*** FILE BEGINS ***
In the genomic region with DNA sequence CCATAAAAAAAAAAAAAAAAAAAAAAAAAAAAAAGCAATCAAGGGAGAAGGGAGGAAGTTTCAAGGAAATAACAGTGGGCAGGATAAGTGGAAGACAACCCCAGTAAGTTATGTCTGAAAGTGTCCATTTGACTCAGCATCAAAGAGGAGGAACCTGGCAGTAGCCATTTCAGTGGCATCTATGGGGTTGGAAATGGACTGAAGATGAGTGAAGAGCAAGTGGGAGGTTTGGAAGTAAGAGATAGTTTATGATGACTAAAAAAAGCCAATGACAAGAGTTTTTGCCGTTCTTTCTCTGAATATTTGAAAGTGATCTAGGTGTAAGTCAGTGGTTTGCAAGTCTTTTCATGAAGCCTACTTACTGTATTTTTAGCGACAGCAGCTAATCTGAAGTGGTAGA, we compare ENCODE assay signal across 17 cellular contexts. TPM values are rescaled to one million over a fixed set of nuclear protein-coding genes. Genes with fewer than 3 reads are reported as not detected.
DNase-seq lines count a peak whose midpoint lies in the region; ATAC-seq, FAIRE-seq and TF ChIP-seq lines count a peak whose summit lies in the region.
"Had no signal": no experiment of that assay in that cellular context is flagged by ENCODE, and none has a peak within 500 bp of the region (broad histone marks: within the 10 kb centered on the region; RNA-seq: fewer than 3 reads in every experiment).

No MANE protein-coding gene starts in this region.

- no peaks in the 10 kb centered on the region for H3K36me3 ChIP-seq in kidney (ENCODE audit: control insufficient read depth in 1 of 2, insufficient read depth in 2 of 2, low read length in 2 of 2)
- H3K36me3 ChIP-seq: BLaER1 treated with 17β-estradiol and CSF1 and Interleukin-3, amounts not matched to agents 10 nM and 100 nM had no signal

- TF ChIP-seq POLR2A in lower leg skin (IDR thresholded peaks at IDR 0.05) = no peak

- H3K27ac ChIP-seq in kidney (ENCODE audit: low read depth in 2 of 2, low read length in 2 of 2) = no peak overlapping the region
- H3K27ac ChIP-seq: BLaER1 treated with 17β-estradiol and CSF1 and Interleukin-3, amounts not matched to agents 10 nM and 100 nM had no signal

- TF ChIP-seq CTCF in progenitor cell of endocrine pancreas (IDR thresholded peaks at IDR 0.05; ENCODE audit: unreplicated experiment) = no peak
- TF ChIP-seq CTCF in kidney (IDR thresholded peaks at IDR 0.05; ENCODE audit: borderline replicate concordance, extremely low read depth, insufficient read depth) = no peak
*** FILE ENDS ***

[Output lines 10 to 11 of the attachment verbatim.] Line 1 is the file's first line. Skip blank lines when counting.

- TF ChIP-seq CTCF in progenitor cell of endocrine pancreas (IDR thresholded peaks at IDR 0.05; ENCODE audit: unreplicated experiment) = no peak
- TF ChIP-seq CTCF in kidney (IDR thresholded peaks at IDR 0.05; ENCODE audit: borderline replicate concordance, extremely low read depth, insufficient read depth) = no peak